Field campaign in Greenland 2012

Greenland is losing ice mass under the warming climate conditions. Half of the ice sheet mass loss is attributed to increasing ice and snow melt, whereas the rest is due to the ice discharge into the ocean from accelerated glaciers and ice streams. Overview of the changing ice mass is monitored by satellite observations, but field measurements are required to capture the details and mechanisms of the changes. Moreover, ice is rapidly decreasing at glaciers and ice caps physically separated from the ice sheet, but changes of these ice bodies are not accurately evaluated.

To better understand the recent ice volume change in Greenland and its drivers, we have initiated a research project as a part of GRENE Arctic Climate Change Research Project, which focuses dramatically changing Arctic environment and its global influence. Our field research base is Qaanaaq, a small village in the northwest coast of Greenland. The aim of the 5-year research project is to quantify the mass change of an ice sheet drainage basin in this region, and to investigate the detailed mechanisms driving the rapid changes. We also use the field data to improve numerical ice sheet models for more accurate future projections.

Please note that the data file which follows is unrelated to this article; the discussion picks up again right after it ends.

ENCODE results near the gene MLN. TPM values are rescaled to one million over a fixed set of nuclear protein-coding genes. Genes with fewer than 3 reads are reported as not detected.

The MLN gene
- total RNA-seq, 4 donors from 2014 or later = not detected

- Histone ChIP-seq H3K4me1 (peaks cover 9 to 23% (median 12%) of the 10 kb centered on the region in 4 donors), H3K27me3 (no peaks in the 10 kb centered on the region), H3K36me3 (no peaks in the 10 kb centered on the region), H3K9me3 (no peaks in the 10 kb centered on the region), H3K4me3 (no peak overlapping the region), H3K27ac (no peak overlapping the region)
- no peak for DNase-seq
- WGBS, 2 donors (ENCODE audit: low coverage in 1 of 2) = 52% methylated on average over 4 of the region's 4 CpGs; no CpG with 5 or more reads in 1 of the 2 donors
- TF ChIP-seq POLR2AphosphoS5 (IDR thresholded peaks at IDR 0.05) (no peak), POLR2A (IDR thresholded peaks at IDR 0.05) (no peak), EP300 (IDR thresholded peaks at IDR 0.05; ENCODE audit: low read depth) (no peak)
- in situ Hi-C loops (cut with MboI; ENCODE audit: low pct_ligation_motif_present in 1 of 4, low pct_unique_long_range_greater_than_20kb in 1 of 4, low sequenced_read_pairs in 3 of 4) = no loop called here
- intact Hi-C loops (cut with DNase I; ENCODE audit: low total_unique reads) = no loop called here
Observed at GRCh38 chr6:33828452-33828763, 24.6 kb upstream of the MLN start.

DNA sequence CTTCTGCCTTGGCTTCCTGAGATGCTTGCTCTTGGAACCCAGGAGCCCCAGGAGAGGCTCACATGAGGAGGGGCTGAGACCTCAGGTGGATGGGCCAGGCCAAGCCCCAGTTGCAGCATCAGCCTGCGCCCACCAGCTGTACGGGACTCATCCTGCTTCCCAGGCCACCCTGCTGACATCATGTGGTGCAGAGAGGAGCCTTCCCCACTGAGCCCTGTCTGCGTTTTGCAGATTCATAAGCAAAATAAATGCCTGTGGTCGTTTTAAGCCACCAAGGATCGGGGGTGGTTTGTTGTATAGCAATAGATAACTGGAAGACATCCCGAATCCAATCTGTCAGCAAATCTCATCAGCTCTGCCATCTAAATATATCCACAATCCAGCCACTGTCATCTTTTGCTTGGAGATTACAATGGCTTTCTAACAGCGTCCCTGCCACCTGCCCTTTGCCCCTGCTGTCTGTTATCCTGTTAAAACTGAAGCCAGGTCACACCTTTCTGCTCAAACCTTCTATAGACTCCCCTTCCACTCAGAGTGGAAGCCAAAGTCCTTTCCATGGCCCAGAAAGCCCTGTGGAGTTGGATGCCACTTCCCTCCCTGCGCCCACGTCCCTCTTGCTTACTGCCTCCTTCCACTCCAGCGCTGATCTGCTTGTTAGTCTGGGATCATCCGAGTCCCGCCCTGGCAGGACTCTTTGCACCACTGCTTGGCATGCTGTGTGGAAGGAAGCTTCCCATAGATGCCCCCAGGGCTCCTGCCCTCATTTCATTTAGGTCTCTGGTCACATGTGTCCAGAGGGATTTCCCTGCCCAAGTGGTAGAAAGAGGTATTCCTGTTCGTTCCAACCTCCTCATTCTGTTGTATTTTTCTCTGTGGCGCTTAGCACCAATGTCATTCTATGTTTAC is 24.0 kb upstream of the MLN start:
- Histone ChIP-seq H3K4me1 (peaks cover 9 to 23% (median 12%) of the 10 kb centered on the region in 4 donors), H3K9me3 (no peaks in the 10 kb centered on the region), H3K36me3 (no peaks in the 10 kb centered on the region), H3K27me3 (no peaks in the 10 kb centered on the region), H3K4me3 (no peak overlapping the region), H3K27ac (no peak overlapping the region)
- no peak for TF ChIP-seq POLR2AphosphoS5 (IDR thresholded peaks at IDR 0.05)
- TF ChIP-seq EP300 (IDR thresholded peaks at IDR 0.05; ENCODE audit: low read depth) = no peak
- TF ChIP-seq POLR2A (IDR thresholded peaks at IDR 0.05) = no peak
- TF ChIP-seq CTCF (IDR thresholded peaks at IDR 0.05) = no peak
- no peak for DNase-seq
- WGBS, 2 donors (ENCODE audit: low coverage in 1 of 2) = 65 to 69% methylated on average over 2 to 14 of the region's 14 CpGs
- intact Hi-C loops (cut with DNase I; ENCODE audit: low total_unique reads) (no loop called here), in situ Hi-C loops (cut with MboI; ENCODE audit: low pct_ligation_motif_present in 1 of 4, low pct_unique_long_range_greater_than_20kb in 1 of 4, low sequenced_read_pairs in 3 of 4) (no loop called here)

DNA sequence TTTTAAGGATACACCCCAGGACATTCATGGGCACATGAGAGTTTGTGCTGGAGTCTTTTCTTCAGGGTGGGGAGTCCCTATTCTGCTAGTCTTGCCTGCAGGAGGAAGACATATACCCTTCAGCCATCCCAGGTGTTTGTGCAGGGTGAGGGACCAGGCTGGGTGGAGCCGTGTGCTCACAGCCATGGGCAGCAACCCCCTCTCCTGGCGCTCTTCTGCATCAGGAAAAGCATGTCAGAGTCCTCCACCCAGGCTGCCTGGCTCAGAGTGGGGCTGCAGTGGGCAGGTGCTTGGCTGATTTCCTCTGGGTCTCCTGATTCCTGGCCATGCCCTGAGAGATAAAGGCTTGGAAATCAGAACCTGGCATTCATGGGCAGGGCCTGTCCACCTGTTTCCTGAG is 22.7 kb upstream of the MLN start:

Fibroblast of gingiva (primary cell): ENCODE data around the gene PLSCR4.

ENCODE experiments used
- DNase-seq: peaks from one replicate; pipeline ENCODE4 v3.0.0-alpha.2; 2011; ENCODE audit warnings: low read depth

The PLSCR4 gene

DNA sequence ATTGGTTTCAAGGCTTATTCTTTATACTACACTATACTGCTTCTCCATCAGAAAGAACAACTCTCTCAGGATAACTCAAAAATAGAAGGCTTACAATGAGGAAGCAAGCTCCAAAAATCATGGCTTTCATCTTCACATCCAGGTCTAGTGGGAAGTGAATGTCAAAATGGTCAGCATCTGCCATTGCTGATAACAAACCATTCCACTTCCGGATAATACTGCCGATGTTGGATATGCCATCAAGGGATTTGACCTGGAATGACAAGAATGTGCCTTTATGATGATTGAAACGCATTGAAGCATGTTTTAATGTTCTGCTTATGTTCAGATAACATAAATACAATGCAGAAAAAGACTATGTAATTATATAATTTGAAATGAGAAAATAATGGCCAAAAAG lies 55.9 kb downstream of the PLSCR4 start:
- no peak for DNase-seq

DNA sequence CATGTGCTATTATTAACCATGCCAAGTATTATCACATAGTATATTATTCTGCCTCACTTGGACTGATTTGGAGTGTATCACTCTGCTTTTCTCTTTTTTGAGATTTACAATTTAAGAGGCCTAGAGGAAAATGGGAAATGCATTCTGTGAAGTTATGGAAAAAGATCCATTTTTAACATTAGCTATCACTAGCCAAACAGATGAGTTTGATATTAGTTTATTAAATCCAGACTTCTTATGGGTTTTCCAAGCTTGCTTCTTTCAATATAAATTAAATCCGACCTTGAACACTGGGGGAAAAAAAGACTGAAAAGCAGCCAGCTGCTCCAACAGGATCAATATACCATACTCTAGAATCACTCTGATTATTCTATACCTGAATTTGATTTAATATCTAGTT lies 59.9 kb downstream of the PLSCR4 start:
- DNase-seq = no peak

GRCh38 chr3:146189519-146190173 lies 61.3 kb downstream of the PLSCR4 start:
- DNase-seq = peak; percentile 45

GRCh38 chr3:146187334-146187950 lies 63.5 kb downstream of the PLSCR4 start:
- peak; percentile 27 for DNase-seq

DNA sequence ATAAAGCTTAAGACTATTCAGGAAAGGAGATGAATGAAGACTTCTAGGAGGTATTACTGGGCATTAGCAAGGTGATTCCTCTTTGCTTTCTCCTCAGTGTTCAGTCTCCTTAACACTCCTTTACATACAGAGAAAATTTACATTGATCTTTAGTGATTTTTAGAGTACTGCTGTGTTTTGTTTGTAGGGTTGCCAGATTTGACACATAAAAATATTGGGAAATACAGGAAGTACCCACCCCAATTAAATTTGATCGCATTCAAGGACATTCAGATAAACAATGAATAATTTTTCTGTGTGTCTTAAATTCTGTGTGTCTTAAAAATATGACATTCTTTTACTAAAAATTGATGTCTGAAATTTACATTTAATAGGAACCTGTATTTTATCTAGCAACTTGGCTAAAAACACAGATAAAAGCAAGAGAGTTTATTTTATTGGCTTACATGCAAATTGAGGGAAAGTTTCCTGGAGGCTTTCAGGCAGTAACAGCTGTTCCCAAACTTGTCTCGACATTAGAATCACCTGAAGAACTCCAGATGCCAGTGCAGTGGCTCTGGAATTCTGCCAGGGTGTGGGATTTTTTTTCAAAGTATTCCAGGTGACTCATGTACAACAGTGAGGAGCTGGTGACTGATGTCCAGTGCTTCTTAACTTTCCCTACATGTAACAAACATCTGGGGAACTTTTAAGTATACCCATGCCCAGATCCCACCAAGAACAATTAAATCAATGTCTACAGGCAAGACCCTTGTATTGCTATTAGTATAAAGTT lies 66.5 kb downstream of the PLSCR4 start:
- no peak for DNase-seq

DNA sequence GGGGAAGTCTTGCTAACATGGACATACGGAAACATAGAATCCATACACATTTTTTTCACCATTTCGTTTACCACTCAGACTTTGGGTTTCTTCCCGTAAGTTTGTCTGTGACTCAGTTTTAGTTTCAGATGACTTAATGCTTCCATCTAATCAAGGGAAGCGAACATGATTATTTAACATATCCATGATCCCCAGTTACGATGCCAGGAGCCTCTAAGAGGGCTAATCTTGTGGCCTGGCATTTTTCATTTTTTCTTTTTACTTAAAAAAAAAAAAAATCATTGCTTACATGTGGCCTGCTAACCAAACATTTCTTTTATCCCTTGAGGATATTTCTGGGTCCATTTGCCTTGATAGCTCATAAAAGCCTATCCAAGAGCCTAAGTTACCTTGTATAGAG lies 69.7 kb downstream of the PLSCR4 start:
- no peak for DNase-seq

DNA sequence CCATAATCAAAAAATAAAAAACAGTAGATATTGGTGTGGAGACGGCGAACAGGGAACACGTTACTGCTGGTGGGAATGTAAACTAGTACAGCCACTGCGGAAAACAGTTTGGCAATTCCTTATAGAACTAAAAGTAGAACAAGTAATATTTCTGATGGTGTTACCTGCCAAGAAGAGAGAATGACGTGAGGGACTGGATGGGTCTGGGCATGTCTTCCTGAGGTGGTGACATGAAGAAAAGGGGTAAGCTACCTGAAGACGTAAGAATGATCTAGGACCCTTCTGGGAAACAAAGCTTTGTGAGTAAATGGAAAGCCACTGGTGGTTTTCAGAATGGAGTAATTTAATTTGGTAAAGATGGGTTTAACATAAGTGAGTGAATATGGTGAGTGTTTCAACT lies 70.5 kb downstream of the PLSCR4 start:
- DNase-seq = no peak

Field activity

Ice sheet and glaciers

Research life in Greenland

Impressions of Arctic